Ruler's Dh5m aid payment comes as relief to UAE's struggling fishermen
Boat crews lament dwindling stocks and falling earnings
Fish and winds are fickle, but if there is a constant for the fishermen of Ajman, it is the sheikh’s annual winter subsidy.
This month, fishermen received a Dh5 million grant from the fishermen’s co-op and the Ruler of Ajman, Sheikh Humaid bin Rashid Al Nuaimi.
Fishermen rely on the annual payment as fish stocks and profits plummet. And another winter has passed where fish were few.
Sipping tea at a fishermen’s majlis on Ajman creek, Abdulla Ghanam lamented the challenges faced in his profession.
Never believe anyone who goes to the sea and says he is making money
Abdulla Ghanam, Emirati fishing captain
“If you go to sea, you will see thousands of nets because the fishermen need fish and there is no fish to catch,” said Mr Ghanam, 56, a lifelong fisherman who received Dh17,500 from the grant. “Never believe anyone who goes to sea and says he is making money. Whatever I get from the co-op, I’ll put back in fishing.”
The Ajman Co-Operative Society for Fishermen earns money from selling parking and moorage spaces and trade at the souq.
According to fish market officials, Ajman has about 400 fishing boats. Numbers have dwindled as a result of depleted fisheries and tighter regulations on the type of nets used and the territory where people can fish.
It is no longer possible for large fishing boats to roam the Gulf freely as they did 15 years ago, the result of more strictly enforced borders and infrastructure such as oil rigs and underwater cables.
Meanwhile, common species such as hammour, have dwindled by more than 90 per cent, according to government reports. Decades of indiscriminate fishing has led to severely depleted fish stocks across the Arabian Gulf and Sea of Oman.
“Before there was a lot of profit in fishing,” said Saif Al Shamsi, a poet and retired Emirati fisherman in his 70s who socialises at the creekside souq.
“Now the fish are few. We’d put in a net and take it out the next day. Now they need to leave it for three or four days.”
“The government will encourage them to continue their heritage, even if the fish are few.”
Some fishermen hope the federal government will adopt stricter fishing regulations like those introduced in Abu Dhabi, such as a ban on domed fishing traps known as gargoor.
“The laws of Abu Dhabi are the best and they’ve increased the number of fish,” said Mohammed Rashid, 37, an Ajman fisherman.
“We’d be happy to see those laws here.”
Mr Rashid will invested his grant payment of Dh17,500 in new fishing gear and home repairs. “If the government helps us, we’re content,” he said. “If the government does not help us, we are content.”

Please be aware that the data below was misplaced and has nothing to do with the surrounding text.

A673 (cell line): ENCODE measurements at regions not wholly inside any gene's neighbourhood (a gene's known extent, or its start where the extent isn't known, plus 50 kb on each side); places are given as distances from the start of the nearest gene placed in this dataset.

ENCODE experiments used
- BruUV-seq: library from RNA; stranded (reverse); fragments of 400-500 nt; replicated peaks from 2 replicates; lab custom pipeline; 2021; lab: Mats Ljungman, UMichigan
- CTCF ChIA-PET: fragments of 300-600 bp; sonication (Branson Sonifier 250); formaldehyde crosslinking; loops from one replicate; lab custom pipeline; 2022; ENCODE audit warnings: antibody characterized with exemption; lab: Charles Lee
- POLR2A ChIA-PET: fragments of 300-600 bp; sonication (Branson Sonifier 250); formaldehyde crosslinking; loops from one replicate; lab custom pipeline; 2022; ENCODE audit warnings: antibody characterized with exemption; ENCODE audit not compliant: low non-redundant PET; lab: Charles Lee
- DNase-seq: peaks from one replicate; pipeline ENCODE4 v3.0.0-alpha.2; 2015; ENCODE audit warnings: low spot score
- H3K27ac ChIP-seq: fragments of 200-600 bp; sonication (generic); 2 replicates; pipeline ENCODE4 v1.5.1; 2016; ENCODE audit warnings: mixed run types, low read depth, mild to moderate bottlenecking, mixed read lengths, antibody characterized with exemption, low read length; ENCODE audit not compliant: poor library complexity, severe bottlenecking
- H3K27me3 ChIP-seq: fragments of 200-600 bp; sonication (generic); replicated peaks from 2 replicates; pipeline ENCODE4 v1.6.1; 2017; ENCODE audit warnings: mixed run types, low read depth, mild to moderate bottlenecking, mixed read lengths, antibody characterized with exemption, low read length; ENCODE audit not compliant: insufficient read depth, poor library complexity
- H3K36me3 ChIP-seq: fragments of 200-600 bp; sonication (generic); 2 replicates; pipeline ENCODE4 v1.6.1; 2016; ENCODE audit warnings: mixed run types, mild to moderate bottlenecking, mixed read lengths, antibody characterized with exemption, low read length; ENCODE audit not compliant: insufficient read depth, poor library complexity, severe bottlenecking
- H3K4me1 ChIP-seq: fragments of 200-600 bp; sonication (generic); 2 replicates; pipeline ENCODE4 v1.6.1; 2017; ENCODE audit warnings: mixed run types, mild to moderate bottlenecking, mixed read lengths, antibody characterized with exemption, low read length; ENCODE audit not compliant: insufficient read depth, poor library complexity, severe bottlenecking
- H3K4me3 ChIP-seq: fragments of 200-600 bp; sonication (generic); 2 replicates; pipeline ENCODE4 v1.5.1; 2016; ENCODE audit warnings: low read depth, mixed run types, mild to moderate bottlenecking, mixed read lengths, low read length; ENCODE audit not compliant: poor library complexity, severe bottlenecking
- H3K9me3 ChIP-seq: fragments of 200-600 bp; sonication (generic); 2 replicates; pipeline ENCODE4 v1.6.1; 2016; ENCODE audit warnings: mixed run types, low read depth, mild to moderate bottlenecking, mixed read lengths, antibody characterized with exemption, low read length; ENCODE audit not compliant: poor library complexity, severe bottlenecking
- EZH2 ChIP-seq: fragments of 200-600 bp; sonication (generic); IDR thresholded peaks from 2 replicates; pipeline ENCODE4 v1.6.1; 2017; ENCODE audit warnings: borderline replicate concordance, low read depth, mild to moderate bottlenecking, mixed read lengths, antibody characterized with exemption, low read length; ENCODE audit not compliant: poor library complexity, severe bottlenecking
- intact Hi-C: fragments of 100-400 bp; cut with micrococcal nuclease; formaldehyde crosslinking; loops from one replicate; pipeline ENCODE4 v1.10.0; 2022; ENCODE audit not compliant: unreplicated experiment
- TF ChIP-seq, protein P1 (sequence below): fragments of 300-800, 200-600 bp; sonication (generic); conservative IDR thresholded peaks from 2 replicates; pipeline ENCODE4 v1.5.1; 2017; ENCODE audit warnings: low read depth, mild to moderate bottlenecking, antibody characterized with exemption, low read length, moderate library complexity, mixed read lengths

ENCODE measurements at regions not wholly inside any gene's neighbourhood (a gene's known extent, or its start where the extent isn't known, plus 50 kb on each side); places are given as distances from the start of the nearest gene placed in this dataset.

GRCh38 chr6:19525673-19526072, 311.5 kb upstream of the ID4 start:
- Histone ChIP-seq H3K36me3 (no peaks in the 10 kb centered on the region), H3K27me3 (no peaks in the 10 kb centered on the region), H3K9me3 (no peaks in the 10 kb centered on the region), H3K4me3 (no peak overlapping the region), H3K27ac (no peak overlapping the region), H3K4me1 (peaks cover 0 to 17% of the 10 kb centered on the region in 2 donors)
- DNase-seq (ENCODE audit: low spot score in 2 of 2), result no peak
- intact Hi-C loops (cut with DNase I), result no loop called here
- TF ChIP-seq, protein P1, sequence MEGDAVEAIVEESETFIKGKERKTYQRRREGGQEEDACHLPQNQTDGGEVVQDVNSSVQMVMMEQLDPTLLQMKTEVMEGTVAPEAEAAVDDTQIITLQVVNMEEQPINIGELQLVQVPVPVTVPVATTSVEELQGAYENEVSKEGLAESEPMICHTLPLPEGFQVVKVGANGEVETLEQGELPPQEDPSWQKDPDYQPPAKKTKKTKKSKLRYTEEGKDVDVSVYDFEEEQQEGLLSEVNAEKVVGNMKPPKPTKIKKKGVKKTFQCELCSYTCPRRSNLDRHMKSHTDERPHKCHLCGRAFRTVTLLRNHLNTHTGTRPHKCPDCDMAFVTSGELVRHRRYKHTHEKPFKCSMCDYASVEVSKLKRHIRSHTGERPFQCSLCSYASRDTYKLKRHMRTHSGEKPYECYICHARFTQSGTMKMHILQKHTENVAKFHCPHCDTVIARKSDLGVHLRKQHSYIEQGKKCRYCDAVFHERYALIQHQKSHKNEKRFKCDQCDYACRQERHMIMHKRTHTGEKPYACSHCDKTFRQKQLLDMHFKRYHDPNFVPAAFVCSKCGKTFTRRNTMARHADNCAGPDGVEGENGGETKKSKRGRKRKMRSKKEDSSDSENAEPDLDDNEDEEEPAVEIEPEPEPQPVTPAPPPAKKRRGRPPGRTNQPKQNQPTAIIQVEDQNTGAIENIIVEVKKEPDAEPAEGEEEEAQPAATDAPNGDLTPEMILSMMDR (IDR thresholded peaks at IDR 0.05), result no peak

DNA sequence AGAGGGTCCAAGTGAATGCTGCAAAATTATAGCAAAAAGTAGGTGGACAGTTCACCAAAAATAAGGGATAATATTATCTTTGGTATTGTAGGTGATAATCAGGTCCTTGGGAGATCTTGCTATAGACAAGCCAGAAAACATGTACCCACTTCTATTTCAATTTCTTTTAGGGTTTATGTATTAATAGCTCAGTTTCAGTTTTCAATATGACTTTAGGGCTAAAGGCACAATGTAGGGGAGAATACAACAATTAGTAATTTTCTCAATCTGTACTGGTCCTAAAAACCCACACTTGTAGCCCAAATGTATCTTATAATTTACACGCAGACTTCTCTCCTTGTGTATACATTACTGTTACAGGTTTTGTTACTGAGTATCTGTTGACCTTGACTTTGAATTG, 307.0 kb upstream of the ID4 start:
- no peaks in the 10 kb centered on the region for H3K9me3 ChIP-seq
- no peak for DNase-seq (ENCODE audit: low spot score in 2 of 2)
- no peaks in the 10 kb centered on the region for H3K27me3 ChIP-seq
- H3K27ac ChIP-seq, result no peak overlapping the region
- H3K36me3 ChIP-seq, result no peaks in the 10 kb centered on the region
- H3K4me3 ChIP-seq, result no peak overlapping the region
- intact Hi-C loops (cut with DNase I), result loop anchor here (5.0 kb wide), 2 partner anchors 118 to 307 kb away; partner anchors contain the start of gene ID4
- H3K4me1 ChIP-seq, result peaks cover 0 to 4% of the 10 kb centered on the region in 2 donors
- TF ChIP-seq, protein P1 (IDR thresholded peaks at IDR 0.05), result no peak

Law requires an Emirati to be present on every commercial fishing vessel, but most of Ajman’s fishermen are from Gujarat, India, and earn a share of each catch. Each boat supports four to 10 fishermen.
Annual grants to Emirati fishermen are not shared with foreign crew.
Gujarati fishermen may earn just Dh1,000 a month and sleep on the wooden dhows where they work.
Fishermen who could previously remit thousands of dirhams a month now struggle to save a few hundred dirhams a month. Emirati boat owners said it has become more difficult to recruit foreign fishermen, who are reluctant to leave family for years when potential earnings are so meagre.
This week, fisherman Amrat Bahgvantan and his shipmates pulled into Ajman creek with a catch of 20,000 kilograms after 10 days offshore. He earns about Dh1,000 a month, a quarter of his earnings 10 years ago.
Nonetheless, he plans to stay as long as he can save. “I’ll work 10 or 15 more years,” he said.
Fishmongers, the majority of whom are from south India, say subsidies to Emiratis do not help them turn a profit.
Customers have disappeared from the Ajman souq as the fish have disappeared from the seas.
“All fish are sold at the supermarket these days,” said Mohammed Mampatta, 34, a fishmonger from Kerala, India, who earns between Dh2,000 and Dh3,000 a month. “Everything’s at the supermarket. The souq’s finished. Ten years ago, the souq was full of customers.”
Some fishmongers supplement sales by trading fish imported from Egypt, Sri Lanka and Oman.
“Now, fishermen only catch sheri and safi,” Mr Mampatta said. “Before we had any fish you like.”
Updated: February 27, 2020 04:06 PM